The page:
Psychiatric Hospitalization: A Guide for Families

You will probably wonder if the whole thing was your fault. If you care enough to feel that way, the problem was probably not your fault. If wondering about it helps you correct mistakes and communicate better with your family member, good. But don’t blame yourself. There are many caring parents whose children have mental illnesses. You can help your family member most if you keep yourself well and get the support you need.
–Mother of a young woman with bipolar disorder

What are mood disorders?

Mood disorders are treatable physical illnesses of the brain involving changes in energy, behavior, thought and mood. A person may experience periods of depression or alternating periods of depression and mania (known as bipolar disorder or manic depression).

Symptoms of depression

  • Sad, empty, irritable or tearful mood most of the day, nearly every day
  • No interest in or pleasure from activities once enjoyed
  • Major changes in appetite or body weight
  • Insomnia or sleeping too much
  • Feelings of restlessness or being slowed down
  • Fatigue, exhaustion, lack of energy
  • Feelings of worthlessness or excessive guilt
  • Inability to concentrate or make decisions
  • Thoughts of death or suicide

If someone has thoughts of death or suicide, get help immediately by calling a medical professional or 1-800-273-TALK.

Symptoms of mania

  • Feeling overly energetic, high, better than good or unusually irritable for at least one week
  • Very high self esteem, feeling all-powerful
  • Decreased need for sleep without feeling tired
  • Talking more or faster than usual, pressure to keep talking
  • Racing thoughts, many ideas coming at once
  • Distracted easily, thoughts or statements jumping from topic to topic
  • Increase in goal-directed activity, restlessness
  • Excessive pursuit of pleasure (e.g., financial or sexual) without thought of consequences.

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When does a person need psychiatric hospitalization?

Symptoms of mania or depression can seriously interfere with a person’s life. Sometimes hospitalization can be the best option to keep the person safe and stabilize severe symptoms.

People may need to go to the hospital if they:

  • Threaten or try to take their lives or hurt themselves or others
  • See or hear things (hallucinations)
  • Believe things that aren’t true (delusions)
  • Need special treatments such as electroconvulsive therapy
  • Have problems with alcohol or substances
  • Have not eaten or slept for several days
  • Are unable to care for themselves or their families, e.g., getting out of bed, bathing, dressing
  • Have tried treatment with therapy, medication and support and still have a lot of trouble with symptoms
  • Need to make a significant switch in treatment or medication under the close supervision of their doctor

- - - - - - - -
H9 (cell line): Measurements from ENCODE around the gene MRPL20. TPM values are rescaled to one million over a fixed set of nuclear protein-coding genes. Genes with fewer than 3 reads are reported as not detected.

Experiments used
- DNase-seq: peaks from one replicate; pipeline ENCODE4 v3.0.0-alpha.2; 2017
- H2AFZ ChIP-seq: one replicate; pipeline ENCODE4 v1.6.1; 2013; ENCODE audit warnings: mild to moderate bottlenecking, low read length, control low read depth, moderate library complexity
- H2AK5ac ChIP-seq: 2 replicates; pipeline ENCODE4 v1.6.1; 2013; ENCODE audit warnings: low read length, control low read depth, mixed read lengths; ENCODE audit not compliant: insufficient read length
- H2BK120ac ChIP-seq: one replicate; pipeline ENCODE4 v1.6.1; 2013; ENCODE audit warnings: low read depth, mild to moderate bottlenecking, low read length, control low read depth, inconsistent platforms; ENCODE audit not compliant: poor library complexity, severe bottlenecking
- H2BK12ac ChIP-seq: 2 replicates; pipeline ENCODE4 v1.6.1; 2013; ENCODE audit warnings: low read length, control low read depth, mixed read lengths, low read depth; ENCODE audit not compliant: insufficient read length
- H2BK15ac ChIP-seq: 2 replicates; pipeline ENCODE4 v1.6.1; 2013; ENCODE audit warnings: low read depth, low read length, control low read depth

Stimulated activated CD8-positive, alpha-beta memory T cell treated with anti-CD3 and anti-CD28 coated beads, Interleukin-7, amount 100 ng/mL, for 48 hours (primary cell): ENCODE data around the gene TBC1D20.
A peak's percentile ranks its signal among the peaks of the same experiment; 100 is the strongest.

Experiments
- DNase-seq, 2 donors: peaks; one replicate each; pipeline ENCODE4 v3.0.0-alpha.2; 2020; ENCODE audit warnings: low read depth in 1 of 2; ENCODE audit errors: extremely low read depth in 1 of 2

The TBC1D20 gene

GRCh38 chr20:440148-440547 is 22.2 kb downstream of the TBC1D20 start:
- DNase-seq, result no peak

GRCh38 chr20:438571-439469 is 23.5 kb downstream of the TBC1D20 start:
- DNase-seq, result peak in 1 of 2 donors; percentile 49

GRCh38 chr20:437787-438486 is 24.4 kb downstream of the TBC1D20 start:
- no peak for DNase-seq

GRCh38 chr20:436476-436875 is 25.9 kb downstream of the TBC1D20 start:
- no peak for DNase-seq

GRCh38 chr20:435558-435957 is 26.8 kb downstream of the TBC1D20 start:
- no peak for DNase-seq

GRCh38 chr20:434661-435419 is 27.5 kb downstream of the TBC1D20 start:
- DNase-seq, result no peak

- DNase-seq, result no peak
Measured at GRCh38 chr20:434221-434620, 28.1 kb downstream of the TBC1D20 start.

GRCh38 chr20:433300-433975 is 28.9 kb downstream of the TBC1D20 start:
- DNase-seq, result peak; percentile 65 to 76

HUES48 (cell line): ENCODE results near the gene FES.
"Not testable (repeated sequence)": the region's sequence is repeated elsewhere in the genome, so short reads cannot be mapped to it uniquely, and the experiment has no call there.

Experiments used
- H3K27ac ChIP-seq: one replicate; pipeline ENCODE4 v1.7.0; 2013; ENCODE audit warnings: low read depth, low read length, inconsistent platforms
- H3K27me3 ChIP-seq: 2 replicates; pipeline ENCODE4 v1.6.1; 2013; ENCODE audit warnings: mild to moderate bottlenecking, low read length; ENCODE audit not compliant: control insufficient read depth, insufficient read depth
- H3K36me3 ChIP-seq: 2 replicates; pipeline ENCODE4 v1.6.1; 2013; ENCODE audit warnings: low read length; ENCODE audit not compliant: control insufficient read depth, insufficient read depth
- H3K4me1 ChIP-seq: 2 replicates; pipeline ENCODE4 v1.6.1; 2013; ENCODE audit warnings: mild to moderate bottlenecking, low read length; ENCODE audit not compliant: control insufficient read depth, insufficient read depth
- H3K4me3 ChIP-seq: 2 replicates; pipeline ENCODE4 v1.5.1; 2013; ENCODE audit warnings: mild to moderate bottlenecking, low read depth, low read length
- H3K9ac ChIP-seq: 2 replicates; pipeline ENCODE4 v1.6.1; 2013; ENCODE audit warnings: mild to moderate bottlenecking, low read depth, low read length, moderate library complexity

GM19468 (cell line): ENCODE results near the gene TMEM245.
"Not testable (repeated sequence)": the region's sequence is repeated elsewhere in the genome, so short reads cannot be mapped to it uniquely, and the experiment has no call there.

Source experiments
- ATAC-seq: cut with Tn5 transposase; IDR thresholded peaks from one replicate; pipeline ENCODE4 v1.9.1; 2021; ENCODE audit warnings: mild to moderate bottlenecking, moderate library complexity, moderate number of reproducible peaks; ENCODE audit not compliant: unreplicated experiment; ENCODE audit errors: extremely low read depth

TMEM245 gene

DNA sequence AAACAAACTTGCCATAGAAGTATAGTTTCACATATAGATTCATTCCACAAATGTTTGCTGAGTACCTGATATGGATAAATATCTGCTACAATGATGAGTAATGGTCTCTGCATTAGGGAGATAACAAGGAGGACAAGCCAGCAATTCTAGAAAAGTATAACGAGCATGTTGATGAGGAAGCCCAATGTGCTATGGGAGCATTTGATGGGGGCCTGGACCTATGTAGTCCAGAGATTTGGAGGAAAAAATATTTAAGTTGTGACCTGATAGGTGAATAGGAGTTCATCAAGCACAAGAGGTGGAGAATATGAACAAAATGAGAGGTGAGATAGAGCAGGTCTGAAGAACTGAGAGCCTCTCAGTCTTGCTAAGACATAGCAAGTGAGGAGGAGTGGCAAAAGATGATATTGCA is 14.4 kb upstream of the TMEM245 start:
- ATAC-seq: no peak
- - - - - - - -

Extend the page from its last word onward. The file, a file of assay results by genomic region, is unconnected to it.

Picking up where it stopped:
• Have any symptom of mania or depression that significantly interferes with life

Voluntary hospitalization takes place when a person willingly signs forms agreeing to be treated in the hospital. A person who signs in voluntarily may also ask to leave. This request should be made in writing. The hospital must release people who make requests within a period of time (two to seven days, depending on state laws), unless they are a danger to themselves or others. If your loved one asks to be released and the hospital does not comply, your state’s Protection and Advocacy agency can help you with your next steps. Most psychiatric hospital stays are from five to ten days. There are also longer residential rehabilitation programs for alcohol or substance abuse, eating disorders or other issues that require long-term treatment.

Involuntary hospitalization is a last resort when someone’s symptoms have become so severe that they will not listen to others or accept help. You may need to involve your loved one’s doctor, the police or lawyers. Involuntary hospitalization is an option of last resort only. It is better to talk with your loved one before a crisis and determine the best treatment options together. Work with your loved one in advance to write down ways to cope and what to do if symptoms become severe. Having a plan can ease the stress on you and your loved one, and ensure that the appropriate care is given.

How can an advance directive or a medical power of attorney help?
An advance directive and a medical power of attorney are written documents that give others authority to act on a person’s behalf when that person is ill. Your loved one can specify what decisions should be made and when. It is best to consult a qualified attorney to help with an advance directive or a medical power of attorney. These documents work differently in different states.

How can I find out more about hospitalization for a family member?

  • Your family doctor or psychiatrist may be able to explain things.
  • Your local hospital can tell you about admission policies.
  • Your local police (call the non-emergency number if you are not in crisis) can explain how they handle this type of situation.
  • A lawyer who specializes in mental health law can give you some advice.
  • The Treatment Advocacy Center can explain involuntary commitment laws in your state.
  • Your state Protection and Advocacy Association can let you know your options.
  • Your local Depression and Bipolar Support Alliance support group may have members who have similar experiences to share.

How can I convince my loved one to check in voluntarily?

  • Talk with your loved one about the behaviors you have seen that indicate to you that the hospital may be a better place for them right now.
  • Explain that hospitalization is intended to create a safe place to allow severe symptoms to pass and medication to be adjusted and stabilized. It is not punishment and it is nothing to be ashamed of.
  • Reassure your loved one that the hospital is a safe place where a person can begin to get well. No one outside the family needs to be told about the hospitalization.
  • Tell your loved one that getting help does not mean someone has failed. A mood disorder is an illness that needs treatment, like diabetes or heart disease. Hospitalization is nothing to be ashamed of.
  • Call the hospital and find out more about admission, treatment and policies.
  • Help your loved one pack comfortable clothing and safe items that are reminders of home.
  • Offer the person choices, such as going to the hospital with you or with another loved one.